• Wild At Heart

    Released by: Twilight Time Releasing
    Released on: April 8th, 2014.
    Director: David Lynch
    Cast: Nicholas Cage, Laura Dern, Willem Dafoe, Diane Ladd
    Year: 1990
    Purchase From Screen Archives

    The Movie:

    Directed by David Lynch and loosely based on the novel of the same name by Barry Gifford, 1990’s Wild At Heart took home the Palme d'Or when it played at Cannes and while it didn’t exactly set the box office on fire during its domestic run, it’s rightly gained and maintained a loyal following over the years. Lynch’s films aren’t for everyone, of course, but this one really divided critics, with Roger Ebert famously writing “even its best scenes have the flavor of a kid in the school yard, trying to show you pictures you don't feel like looking at.”

    When the movie begins, a man named Sailor Ripley (Nicolas Cage) is at a party where he’s attacked by a knife wielding assassin. This man is under the employ of Marietta Fortune (Diane Ladd), the mother of Lula Pace Fortune (Laura Dern), the girl that Sailor is deeply and madly in love with. Ripley not only takes on his opponent but when the opportunity presents itself he smashes the guys face into a bloody mess against the floor. With this scene, Lynch sets the stage for the barrage of visceral thrills and pulp story trappings to come, not to mention the over the top performances and wild characters that we’ll meet along the way.

    Sailor goes to prison but gets out on parole. He and Lula, who has been waiting faithfully for him, ignore the terms of his release and hop in his car to head to California. Marietta, however, has got a serious hate for Sailor after he declined her proposition and so she brings on a private eye named Johnnie Farragut (Harry Dean Stanton), her boy toy, to tail the pair. The young lovers begin their journey and things get off to a good start until they come across the injured victim of a car accident (Sherilyn Fenn). When Johnnie doesn’t bring them in fast enough for her liking, she contacts an old flame, a mobster named Marcello Santos (J.E. Freeman), and from there our due wind up being chased by everyone from a killer named Mr. Reindeer (W. Morgan Sheppard) to a psychopath with bad teeth dubbed Bobby Peru (Willem Dafoe) and his unibrowed girlfriend, Perdita (Isabella Rossellini).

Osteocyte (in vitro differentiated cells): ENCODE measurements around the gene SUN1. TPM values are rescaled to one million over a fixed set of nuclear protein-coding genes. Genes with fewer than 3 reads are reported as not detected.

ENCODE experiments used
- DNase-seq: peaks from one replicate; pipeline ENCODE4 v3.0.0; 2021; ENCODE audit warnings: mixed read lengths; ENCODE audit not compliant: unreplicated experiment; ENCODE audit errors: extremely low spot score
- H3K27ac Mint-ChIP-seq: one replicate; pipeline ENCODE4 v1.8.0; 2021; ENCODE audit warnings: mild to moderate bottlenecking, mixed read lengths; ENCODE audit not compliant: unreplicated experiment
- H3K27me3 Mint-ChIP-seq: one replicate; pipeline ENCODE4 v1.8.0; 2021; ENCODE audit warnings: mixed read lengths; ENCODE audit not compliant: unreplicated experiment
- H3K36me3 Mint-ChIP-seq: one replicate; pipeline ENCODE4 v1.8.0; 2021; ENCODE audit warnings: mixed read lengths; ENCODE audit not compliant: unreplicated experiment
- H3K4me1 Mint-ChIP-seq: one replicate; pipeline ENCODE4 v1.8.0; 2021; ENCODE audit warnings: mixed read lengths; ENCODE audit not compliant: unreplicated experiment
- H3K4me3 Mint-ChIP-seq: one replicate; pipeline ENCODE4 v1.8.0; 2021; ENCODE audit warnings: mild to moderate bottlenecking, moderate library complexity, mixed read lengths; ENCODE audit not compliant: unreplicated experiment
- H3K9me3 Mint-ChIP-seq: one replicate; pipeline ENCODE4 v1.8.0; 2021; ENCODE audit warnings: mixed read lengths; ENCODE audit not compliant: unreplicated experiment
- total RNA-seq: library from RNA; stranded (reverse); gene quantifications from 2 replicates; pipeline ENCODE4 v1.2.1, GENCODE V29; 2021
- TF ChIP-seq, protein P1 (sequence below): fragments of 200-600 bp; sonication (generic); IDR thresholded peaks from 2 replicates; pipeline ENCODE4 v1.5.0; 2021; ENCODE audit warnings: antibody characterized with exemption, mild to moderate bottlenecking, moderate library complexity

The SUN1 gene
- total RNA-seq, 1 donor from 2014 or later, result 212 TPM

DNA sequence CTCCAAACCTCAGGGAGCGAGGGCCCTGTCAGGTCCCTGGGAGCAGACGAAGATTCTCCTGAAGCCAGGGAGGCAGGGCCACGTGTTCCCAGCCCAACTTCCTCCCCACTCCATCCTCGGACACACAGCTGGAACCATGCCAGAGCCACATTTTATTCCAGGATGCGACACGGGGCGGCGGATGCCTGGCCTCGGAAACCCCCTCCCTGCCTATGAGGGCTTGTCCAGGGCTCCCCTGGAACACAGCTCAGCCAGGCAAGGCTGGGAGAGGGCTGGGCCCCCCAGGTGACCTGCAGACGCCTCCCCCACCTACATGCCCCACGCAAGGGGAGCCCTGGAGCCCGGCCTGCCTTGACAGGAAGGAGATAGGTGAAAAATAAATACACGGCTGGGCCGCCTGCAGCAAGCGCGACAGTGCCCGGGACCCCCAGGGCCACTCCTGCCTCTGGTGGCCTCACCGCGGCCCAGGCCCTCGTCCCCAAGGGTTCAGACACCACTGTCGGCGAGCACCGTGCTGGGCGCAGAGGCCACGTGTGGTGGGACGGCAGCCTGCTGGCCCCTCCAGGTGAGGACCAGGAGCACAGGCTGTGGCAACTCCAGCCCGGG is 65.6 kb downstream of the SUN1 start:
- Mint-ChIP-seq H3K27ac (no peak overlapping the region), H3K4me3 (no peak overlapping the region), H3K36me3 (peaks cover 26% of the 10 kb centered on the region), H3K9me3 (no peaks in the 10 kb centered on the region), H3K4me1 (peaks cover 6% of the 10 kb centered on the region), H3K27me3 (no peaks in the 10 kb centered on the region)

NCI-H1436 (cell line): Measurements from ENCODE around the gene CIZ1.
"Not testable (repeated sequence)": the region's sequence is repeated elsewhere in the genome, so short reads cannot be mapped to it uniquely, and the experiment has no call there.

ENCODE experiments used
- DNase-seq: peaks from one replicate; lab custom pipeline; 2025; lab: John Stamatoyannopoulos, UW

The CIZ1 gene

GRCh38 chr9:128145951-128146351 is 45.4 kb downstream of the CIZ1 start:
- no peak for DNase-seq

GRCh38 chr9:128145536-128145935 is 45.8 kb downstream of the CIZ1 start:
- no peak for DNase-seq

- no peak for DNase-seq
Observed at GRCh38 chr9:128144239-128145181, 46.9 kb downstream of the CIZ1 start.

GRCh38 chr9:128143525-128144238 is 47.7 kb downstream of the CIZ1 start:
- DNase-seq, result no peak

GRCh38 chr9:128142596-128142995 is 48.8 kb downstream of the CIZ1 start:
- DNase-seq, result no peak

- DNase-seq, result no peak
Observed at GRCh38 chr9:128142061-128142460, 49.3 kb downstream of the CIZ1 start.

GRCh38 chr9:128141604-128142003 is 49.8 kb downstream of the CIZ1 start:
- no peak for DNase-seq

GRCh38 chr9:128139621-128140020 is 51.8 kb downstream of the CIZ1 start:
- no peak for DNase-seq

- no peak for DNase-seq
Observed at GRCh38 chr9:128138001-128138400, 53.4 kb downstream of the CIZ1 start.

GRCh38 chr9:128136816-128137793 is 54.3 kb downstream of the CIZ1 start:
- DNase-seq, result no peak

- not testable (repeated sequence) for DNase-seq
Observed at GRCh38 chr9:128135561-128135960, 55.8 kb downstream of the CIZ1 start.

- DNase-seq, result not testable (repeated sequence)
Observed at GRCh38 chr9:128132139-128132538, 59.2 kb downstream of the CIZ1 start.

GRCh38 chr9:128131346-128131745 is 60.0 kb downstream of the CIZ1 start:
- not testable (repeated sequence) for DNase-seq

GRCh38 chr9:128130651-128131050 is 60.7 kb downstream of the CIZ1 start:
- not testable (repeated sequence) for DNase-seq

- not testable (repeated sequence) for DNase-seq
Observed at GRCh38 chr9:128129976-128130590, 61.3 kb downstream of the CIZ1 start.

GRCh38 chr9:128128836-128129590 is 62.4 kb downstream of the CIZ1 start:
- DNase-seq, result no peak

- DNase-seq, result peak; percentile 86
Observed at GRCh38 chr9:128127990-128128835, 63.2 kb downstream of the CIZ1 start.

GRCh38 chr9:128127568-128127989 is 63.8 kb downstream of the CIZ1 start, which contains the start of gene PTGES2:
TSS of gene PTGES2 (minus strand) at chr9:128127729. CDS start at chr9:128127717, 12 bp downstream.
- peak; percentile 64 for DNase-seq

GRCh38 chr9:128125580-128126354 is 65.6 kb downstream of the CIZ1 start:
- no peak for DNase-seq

Pulling from movies as varied as The Wizard Of Oz and Yojimbo (at one point a dog runs out of a room with a man’s severed hand – a direct homage to Kurosawa’s tale of twisted loyalties) with elements of whatever Elvis movie you’d care to name included in heaping doses. It makes for an eclectic and wild ride, a surrealist road movie that at times quite literally burns with a violent and uncontrollable passion. The film features a few moments of strong gore and plenty of energetic sex – after all, Sailor is a man of action and he turns Lula on in ways that most women could only hope for – but at the heart of all of the sex, violence and bizarrely twisted characters is a remarkably pure love story. Does this make Wild At Heart a romance? Absolutely, albeit a very unorthodox one. Lynch’s visuals, his rampant use of bold, bright colors and vivid splashes of red, collide with his strange sense of humor and penchant for warped Americana in fascinating ways.